Some analysts see these changes as cosmetic and unlikely to stem the crisis.
Ilnur Cevik, the editor-in-chief of the English-language "Turkish Daily News," wrote today: "It is funny that the top bureaucrats who were in charge of running the economy have been made to pay the bill for the current crisis while the ministers who were their superiors and who [bear] the real political responsibility remain in office as if nothing has happened."
Voices in the opposition -- and even in the Motherland Party, the government's junior coalition partner -- have called upon Evecit to resign. Reportedly, the influential Association of Turkish Industrialists and Businessmen also favors a government reshuffle. But Ecevit, wary of upsetting his three-party coalition, has so far refused to sack ministers. Today, he told reporters he saw "no need for a government reshuffle."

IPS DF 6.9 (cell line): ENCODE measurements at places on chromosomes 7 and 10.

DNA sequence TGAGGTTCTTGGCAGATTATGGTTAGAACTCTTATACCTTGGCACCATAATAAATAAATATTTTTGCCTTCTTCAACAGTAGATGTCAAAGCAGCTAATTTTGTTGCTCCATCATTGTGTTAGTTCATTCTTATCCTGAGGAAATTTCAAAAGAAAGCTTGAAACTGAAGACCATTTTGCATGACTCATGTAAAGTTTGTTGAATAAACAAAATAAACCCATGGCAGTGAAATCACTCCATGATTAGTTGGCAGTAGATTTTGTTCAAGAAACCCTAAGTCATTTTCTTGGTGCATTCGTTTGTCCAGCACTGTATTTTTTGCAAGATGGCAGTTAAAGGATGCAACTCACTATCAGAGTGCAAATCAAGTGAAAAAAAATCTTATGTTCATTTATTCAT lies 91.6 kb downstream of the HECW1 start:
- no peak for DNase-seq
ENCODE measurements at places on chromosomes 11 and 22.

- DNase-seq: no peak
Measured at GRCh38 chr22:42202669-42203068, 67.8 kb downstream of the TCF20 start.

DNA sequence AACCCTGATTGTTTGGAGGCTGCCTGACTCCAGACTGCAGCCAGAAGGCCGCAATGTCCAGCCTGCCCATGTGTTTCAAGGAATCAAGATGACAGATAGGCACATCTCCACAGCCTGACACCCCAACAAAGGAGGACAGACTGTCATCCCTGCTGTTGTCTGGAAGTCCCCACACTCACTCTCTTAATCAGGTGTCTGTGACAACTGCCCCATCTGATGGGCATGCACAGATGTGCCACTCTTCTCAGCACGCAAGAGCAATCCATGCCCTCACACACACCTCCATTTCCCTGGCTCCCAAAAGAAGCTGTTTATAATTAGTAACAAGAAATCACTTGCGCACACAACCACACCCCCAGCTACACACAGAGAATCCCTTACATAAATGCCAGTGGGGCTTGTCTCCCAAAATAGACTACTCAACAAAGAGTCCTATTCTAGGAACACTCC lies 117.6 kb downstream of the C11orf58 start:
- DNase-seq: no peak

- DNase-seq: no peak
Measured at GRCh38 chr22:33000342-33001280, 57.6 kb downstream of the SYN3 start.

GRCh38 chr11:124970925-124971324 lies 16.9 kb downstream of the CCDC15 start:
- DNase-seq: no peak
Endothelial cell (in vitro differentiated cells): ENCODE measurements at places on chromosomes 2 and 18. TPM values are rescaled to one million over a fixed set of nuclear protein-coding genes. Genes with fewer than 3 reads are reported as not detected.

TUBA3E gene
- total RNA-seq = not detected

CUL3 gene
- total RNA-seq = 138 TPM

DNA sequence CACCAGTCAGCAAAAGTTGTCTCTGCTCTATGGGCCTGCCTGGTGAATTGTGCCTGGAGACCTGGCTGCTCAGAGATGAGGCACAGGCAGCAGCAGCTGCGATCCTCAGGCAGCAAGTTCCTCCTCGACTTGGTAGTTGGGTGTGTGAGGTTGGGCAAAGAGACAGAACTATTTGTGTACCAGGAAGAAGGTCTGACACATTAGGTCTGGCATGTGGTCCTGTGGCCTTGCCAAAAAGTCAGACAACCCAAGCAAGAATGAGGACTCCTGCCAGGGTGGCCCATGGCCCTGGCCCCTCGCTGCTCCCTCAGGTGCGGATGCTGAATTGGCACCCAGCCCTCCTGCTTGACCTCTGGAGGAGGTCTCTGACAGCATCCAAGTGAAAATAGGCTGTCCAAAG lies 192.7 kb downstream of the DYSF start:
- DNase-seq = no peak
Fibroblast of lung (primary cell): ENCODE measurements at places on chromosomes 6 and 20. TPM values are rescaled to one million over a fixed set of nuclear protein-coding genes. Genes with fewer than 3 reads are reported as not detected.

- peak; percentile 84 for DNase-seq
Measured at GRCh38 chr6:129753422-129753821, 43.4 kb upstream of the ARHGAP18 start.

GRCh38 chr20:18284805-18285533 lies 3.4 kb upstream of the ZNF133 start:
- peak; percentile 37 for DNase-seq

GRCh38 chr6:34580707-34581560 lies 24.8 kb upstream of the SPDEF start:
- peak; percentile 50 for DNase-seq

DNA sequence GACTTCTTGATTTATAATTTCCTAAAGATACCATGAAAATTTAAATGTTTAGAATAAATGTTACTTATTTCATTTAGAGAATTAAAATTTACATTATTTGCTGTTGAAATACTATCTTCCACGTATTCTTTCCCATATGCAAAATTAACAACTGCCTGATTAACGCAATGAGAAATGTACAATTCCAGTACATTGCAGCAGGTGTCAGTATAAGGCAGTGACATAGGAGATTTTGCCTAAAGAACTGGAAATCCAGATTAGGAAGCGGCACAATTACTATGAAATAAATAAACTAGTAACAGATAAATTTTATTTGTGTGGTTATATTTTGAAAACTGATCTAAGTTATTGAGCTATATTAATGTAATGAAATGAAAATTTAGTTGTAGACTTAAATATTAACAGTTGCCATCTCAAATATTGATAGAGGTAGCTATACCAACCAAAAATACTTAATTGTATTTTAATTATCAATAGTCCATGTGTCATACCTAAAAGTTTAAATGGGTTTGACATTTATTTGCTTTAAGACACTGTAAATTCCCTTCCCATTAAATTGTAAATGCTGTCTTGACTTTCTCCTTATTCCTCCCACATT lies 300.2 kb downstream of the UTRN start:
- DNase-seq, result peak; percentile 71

Semih Idiz is a columnist for the "Star" daily newspaper. He told RFE/RL that Turkey's present government is facing an unprecedented confidence crisis.
"The clamoring for [the government's] resignation is increasing all the time, and I think that the fact that the government did not go for some kind of reshuffling -- even if it was only to create the appearance that it was going to do something -- has angered people more. The business community in Istanbul is very, very angry about this. The public finds it a bit -- how should I say? -- insolent that the government should not be trying to take any of the blame whatsoever for what happened and tries to continue as if it was business as usual."
Other analysts believe that the resignation of a few top civil servants is a step in the right direction, even if it is not enough. Orhan Morgil is an adviser to Turkey's Union of Chambers of Commerce and Industry. He tells RFE/RL that a broad government reshuffle would have unpredictable consequences.